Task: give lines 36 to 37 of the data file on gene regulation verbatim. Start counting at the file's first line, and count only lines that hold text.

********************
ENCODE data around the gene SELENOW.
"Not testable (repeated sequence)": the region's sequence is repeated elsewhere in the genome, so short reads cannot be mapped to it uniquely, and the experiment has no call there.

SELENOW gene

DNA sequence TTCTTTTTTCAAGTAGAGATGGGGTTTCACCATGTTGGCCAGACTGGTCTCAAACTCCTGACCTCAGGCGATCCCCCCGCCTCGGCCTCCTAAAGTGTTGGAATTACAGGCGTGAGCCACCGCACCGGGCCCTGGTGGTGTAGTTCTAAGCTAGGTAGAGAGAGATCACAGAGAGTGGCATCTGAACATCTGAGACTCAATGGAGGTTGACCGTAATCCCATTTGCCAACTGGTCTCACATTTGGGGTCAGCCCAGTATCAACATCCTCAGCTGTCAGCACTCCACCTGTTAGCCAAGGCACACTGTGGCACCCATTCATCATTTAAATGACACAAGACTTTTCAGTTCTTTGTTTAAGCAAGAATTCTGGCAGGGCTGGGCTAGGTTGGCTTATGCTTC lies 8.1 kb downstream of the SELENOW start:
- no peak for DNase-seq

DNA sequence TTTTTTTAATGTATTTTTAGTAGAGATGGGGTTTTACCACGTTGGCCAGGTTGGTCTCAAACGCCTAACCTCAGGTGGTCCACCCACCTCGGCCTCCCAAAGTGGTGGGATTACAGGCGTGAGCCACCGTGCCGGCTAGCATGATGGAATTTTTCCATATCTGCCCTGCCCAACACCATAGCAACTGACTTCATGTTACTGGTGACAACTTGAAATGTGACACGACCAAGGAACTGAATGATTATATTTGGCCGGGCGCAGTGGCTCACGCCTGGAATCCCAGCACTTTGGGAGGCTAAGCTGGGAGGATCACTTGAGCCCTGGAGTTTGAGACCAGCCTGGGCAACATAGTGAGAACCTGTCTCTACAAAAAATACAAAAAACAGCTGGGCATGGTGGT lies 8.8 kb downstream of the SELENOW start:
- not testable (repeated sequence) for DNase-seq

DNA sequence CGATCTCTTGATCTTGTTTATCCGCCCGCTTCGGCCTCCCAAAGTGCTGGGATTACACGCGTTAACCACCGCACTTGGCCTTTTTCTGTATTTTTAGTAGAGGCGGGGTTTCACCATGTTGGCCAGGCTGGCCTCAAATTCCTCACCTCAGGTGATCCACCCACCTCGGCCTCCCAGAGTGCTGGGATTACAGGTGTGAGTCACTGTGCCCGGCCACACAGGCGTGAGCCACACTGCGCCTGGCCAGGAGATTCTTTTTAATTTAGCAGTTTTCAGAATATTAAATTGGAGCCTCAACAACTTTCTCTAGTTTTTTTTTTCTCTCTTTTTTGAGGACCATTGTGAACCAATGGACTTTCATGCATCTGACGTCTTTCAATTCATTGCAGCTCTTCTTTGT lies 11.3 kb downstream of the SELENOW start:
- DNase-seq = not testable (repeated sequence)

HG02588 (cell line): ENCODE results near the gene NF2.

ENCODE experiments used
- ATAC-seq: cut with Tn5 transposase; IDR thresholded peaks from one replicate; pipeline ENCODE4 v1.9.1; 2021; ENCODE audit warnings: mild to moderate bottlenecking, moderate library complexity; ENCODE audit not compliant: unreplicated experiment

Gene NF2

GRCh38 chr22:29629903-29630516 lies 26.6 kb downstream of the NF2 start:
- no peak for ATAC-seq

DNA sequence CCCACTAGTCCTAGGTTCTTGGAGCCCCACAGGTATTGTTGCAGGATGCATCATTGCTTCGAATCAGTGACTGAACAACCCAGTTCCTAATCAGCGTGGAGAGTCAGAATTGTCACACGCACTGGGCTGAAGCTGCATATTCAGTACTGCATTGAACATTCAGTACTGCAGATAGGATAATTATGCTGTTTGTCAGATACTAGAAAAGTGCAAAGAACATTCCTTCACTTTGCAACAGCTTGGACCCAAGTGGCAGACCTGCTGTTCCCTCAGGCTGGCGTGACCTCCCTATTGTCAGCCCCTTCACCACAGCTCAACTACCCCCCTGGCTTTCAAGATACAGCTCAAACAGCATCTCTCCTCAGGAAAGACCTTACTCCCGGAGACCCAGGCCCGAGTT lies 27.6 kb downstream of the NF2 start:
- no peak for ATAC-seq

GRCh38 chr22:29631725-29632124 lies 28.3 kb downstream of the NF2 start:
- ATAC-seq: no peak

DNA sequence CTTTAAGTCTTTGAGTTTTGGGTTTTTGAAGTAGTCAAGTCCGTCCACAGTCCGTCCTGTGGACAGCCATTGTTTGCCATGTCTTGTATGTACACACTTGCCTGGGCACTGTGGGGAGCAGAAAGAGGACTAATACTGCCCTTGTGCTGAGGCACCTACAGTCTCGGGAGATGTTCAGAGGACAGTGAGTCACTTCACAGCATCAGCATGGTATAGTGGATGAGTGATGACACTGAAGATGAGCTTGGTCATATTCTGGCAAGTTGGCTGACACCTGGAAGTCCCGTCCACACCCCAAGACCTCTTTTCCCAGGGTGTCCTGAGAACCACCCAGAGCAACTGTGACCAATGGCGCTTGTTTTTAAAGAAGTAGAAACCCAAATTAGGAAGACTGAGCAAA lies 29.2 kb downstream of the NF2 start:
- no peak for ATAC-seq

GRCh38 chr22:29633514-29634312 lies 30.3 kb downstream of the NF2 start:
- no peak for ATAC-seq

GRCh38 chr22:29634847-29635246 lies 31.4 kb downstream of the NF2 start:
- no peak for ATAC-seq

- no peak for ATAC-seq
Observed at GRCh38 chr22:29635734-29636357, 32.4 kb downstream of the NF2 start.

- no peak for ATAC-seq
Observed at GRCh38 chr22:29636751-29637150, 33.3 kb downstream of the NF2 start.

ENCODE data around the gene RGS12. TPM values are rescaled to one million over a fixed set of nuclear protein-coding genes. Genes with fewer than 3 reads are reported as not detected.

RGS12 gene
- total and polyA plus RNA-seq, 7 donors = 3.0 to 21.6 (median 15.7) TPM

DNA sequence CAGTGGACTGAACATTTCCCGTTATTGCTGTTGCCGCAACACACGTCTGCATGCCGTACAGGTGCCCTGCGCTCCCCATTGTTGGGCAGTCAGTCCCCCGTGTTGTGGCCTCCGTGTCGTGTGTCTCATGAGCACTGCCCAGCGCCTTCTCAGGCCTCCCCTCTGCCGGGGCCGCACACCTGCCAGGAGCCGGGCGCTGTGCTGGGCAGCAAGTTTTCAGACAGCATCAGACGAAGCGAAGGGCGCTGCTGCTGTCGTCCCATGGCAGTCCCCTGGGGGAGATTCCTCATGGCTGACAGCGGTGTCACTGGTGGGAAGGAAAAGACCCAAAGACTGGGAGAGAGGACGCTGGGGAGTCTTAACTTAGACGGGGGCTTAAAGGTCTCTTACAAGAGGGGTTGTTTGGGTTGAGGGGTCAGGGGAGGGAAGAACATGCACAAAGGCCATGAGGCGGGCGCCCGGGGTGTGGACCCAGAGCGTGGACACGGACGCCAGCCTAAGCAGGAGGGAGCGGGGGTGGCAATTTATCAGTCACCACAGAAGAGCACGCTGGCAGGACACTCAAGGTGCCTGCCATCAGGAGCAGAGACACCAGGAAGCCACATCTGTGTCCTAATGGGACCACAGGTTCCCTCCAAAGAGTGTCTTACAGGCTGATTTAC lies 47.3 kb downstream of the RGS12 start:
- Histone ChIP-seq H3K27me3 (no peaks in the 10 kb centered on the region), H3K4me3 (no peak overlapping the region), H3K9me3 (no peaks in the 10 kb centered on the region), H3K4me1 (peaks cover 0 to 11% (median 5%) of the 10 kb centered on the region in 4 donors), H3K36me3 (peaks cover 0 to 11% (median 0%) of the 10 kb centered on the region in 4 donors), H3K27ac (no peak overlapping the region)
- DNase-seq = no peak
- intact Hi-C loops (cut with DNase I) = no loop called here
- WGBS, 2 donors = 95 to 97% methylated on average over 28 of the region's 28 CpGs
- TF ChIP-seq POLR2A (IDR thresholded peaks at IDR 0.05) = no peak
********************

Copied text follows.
- intact Hi-C loops (cut with DNase I) = no loop called here
- WGBS, 2 donors = 95 to 97% methylated on average over 28 of the region's 28 CpGs